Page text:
To make-up or not to make-up?
Abby OReilly // 16 July 2008
The recent media attention paid to Gwyneth Paltrow for attending a red carpet event au naturel centralises the social pressures placed on women to adhere to the rules of self-perfection. The story was shat across the pages of the vast majority of the nationals, with the Daily Mail condescending to praise Paltrow in a somewhat patronising, ‘good-for-her,’ fashion for “dropping the glam” in favour of a “sweaty, relaxed, down-to-earth look.” Surely, the fact that Gwyneth Paltrow, daring to step out-of-doors without a slab of cosmetics stuck to her face like a layer of sticky icing, is considered international news is, in itself, testament to the fact that too much emphasis is placed on women’s relationship with make-up? And why is it that we are expected to look effortlessly (but with effort) flawless all the time in order to be considered attractive?
Type ‘Gwyneth Paltrow no make-up’ into Google and you will be met with pages of reactions from around the blogosphere, many berating Gwynnie for her perceived faux pas and equating her decision with a downward turn in her career. But what’s the message here? Do we have to paint our faces in order to be perceived as successful? I wrote a blog post on this subject last year, and yesterday was asked to speak on the Victoria Derbyshire show on BBC Radio Five along with The Times journalist, Sarah Vine, who was “irritated” by Paltrow’s decision.
But what is the big deal about make-up? While I understand that many women feel considerably more confident when wearing make-up (it is, after all, like a mask), perhaps what needs to be addressed are the reasons why women feel they need to cover-up their perceived “imperfections” to begin with? That Paltrow, a woman whose face and appearance have been a commodity, felt comfortable enough to defy Hollywood convention in this way is refreshing in a celebrity world where vanity reigns supreme and airbrushing is considered as vital to survival as breathing air. She is not flawless. Her skin is not perfect. She has wrinkles. And yet she is still attractive precisely because she is real.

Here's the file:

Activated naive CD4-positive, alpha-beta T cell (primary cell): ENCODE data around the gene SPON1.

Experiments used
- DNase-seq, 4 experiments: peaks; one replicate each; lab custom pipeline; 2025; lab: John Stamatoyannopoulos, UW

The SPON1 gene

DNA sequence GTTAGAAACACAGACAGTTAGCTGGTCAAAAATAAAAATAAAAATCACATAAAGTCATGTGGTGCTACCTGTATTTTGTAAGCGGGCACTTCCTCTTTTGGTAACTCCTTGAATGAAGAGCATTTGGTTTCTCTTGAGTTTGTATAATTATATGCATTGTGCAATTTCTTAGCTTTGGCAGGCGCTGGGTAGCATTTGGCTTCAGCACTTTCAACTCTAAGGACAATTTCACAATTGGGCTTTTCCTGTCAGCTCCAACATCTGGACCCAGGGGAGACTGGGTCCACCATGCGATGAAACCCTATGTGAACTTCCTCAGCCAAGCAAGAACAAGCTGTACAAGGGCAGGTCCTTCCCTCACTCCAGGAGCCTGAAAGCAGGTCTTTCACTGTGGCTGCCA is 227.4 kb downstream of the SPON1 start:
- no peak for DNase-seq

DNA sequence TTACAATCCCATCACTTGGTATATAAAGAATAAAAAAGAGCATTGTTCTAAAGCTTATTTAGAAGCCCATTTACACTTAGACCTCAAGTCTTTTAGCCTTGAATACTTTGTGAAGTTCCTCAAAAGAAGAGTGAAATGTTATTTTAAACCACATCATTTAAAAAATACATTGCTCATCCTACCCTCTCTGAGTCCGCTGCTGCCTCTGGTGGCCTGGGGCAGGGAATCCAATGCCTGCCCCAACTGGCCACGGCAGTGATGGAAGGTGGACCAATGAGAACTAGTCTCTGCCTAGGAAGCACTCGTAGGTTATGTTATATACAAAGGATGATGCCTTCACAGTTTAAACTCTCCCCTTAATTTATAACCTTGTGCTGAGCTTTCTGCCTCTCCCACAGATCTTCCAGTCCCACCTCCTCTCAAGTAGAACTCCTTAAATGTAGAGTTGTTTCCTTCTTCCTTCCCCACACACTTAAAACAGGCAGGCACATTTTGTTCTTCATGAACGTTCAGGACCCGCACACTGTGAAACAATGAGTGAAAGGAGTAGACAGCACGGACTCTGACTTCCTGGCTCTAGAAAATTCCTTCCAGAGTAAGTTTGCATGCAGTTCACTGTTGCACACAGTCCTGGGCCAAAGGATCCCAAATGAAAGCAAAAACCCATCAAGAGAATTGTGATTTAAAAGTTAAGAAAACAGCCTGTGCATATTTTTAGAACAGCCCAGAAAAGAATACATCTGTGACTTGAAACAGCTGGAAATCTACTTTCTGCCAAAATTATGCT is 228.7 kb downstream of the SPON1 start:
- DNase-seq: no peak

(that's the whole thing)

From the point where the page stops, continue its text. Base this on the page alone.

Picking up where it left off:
Personally, I rarely wear make-up, and only do so on special occasions or when going out in the evening time, not because of an inner compulsion but because I know that it’s expected of me to do so. If I don’t, I’m not seen as having made an effort, or having pride in my appearance. What’s wrong with me for not wanting to ‘make myself look pretty?’ Once we reach a certain age we are expected to adhere to a carefully delineated set of criterion that outlines the way women should look, and if we deviate from the widely conceived norms then we are automatically denied our femininity. I don’t have perfect skin. I am not beautiful. I’m probably less than average and I’m not confident about the way I look, but I am also not prepared to become slave to a band-aid beauty regime that offers no permanent solution to self-esteem issues, which ironically makes me feel more confident in itself.
Make-up does not change the person underneath, and I do not want to develop a dependency on it to such an extent that my daily machinations are orchestrated around throwing on the slap in the morning and frequent touch-ups. Friends and family members are caught in this cycle, convinced that their relationships hinge on the fact their partners believe that their eyelashes really are that dark and voluminous, and their lips really are that red and luscious, to such an extent that they are afraid to bare their pasty faces for fear of ending up alone. Of course, this is not true, but as women every facet of our lives have become so entwined with the way that we look that it’s understandably why some women can’t even leave the house without putting their foundation on with a trowel.
Surprisingly, as I have got older I feel more comfortable in my own skin, and I think this is partly because I have accepted that make-up or not I’ll never look the way I would like to, but so what? There are very few people who are completely happy with their appearance, it’s just unfortunate that society tells some women that this means that they are, in fact, physically repulsive, and have to do something about it.
In response to the Paltrow story, the Daily Mail offered a feature in which a Harley Street surgeon and celebrity make-up artist look at photographs of celebrity women – including Uma Thurman, Kate Moss and Gisele Bundchen, to name a few – both with and without make-up, offering critiques of their appearance, and reasons why they look so ‘awful’ without it. I don’t see a problem with them, and I’m sure a large percentage of women choose not to wear make-up regularly owing to the fact that they literally don’t have the time to preen themselves all day, so making this news does nothing but perpetuate the idea that if you don’t paint on your face you are inherently flawed as a woman.
But what do you think? Make-up or no make-up? Do you believe this is something that has an influence on the way you are perceived by the outside world, and the way you present yourself in it?